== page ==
On board Celeste, some place north-east of Scotland, south-east of Orkney, 21 August 2014.
The prognosis was for very little wind until we passed Lindesnes and then quite a lot of it because of a low pressure area over Skagerrak. We had passed one front on our way up from Gothenburg, but to reach the Orkneys we had to pass through the other side (Ill. 1 – amateurishly done by me).
We were expected to hit the rough weather around midnight and that it would last for approximately 24 hours, with more wind and significantly taller waves than we’d had in Kattegat. But towards the end of our watch from 3 to 6 pm (Tuesday the 19th) the wind picked up and the waves turned choppy. Shortly after (I was just headed for bed, since we were going on watch again at midnight) Karin went round checking with each of us that we were ok with continuing – the forecast at this point was “rough for 48 hours”.
I said ok, as long as I don’t have to take the helm (I’d been at the helm earlier, while it was calm, but did not particularly want that responsibility in rougher conditions). A part of me wanted to say “I want my mummy, let me off at the nearest islet!”, but I’d signed up to sail, after all, and I assumed that the crew knew what they were about and what Celeste was capable of and weren’t about to risk the boat or their own lives. I suspect a couple of my shipmates also had an internal discussion, but everyone said to og ahead, so we continued on our course straight into the storm. I didn’t really sleep, what with the commotion and all, and when I clambered up on deck at midnight, both Bengt, Jens and Karin were there, taking turns at the helm. The rest of us wedged ourselves in the most comfortable positions we could. I think I must have nodded off now and again, for suddenly the watch was over and I could creep back to the bunk. Perhaps I should have stayed on deck, because now I found sleep escaped me, my back and hips were far from happy (the bunks were rather hard) and Celeste would crest the choppy waves and then land in the trough with a bang, with everything, including us, being thrown foreward.
Above deck there was action enough. At some point it was discovered that the IPIRB which was supposed to hang aft ready for use was missing. IPIRB stands for Individual Position Indicating Rescue Beacon and is activated when thrown (or lost) into the sea. The point is that it sends a distress signal if the boat is actually in trouble, but at the receiving end it’s obviously impossible to tell an accidentally lost IPIRB from a real distress signal. Attempts had been made to reach us via radio, but there had not been any response (since everyone who had any knowledge of the radio were busy on deck). I overheard Karin’s somewhat frantic call to someone on land that, no, we were fine, the boat was fine, we had just lost the transmitter. At that point a rescue operation was already in progress, a boat had left shore and a helicopter had been requested. To everyone’s relief, no doubt, the rescue operation could be called off and we continued our sailing into the wind, which showed no sign of lessening.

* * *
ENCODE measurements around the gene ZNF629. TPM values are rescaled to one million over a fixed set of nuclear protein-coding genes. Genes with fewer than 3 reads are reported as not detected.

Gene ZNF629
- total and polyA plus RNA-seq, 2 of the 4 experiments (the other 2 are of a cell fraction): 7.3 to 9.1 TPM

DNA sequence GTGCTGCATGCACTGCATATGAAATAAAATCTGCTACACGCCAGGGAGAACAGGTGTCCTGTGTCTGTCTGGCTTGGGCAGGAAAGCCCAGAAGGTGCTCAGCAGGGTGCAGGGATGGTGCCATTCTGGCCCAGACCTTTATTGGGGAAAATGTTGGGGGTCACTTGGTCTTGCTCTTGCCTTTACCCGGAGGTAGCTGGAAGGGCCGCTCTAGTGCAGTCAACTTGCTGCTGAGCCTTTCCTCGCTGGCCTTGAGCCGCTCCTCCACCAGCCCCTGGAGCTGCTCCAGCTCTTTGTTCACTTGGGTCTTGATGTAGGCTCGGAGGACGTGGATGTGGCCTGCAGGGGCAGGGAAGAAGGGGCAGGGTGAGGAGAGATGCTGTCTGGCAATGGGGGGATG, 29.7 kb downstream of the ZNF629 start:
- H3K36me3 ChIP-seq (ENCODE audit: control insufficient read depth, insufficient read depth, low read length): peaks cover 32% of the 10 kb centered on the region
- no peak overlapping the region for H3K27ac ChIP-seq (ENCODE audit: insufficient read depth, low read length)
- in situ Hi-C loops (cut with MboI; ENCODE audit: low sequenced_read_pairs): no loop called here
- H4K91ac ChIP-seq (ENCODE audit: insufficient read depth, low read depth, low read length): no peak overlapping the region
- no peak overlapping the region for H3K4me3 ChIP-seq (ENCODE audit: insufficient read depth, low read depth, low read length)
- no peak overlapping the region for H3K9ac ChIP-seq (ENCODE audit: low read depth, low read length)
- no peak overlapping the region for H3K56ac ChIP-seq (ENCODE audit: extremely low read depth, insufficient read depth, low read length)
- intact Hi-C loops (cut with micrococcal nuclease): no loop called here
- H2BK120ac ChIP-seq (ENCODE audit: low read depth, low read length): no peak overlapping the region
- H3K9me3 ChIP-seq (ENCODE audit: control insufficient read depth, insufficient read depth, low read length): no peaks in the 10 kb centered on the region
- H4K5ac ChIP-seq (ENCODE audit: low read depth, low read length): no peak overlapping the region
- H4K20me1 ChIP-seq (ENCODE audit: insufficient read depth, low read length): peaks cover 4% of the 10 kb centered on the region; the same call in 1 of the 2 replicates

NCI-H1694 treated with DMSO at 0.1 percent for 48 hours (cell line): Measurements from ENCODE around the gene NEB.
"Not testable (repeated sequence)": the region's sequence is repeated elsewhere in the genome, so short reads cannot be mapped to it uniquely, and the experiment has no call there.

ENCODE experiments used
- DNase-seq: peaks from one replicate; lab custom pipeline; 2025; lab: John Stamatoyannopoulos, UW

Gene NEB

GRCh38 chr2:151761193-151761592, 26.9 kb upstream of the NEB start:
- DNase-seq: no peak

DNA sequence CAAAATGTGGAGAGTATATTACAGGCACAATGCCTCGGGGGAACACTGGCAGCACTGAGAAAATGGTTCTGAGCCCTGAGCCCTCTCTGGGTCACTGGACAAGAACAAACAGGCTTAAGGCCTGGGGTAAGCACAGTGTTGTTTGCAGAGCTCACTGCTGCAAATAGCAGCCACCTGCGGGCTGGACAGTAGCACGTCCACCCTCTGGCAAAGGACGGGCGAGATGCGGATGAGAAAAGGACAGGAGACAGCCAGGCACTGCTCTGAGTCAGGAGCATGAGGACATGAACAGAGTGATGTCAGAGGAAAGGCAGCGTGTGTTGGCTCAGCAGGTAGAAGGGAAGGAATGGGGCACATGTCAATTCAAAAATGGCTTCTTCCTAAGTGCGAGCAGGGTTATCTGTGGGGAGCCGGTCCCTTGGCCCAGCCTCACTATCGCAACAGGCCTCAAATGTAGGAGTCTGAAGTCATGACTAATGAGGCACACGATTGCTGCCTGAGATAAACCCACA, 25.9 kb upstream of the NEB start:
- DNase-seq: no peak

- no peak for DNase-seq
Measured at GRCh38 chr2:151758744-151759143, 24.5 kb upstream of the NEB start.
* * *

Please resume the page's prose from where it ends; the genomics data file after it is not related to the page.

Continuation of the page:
After our nine-to-twelve-watch on Wednesday the only real options were to stay on deck or lie on a bunk, so I did a bit of both. Celeste was leaning and bucking about too much for anything else.
By the time we came on watch again at six the wind had dropped and the waves, though still rather tall, were less choppy.
Our night watch, 3 to 6 am Thursday morning, was quite calm. The wind was still from the west, giving us a speed of between 5 to 7 knots and variously cloudy and clear, so we could se the stars (there are a lot of them when you’re in the middle of the sea, with little to no light pollution around). The waves that regularly submerged the rails were teeming with phosphorescence. Karin was at the helm for most of the watch, but asked if I could take over so she could have a break, and in these conditions I was fine with it, so I spelled her for a while.
Just before we went off watch we took the reef out of the mainsail with the help of Bengt’s watch who were on after us.
I went to bed and actually slept this time, from six to about eleven, and when I got up we had gone about and also started the engine again, because even with the reef out of the mainsail we were only doing 2 to 4 knots, and we’ve got a date in Kirkwall on Friday.
All of Thursday passed on a steady course towards Kirkwall with the engine going off and on depending on the strength of the wind. At some point we tried setting the gennaker (similar to a spinnaker, but uses the same mast as the jib), but by the time it was up the wind had dropped, so there was nothing to do but take it down again.
It’s now just gone half past six in the evening, and about an hour ago we hauled down the mainsail as it was not being filled (and then it slows the boat) and we’re running on engine at about 6 knots. I’m on watch again at nine and I don’t think I can be bothered to try to sleep before that. We’re heading for a calm night, but expecting more wind in the morning. It would be nice to arrive in Kirkwall with the sails up, bare masts look rather sad.
There is no chance of making landfall Thursday at this point, but we’re hoping to make the planned tour of Highland Park at two pm Friday. It helps that that is GMT while we’re still on CET, but it might still be a close call.
I can’t even begin to describe how nice it will be to sleep in a bed that is stationary and horisontal again.
2 thoughts on “The Dark Expedition – Part 2”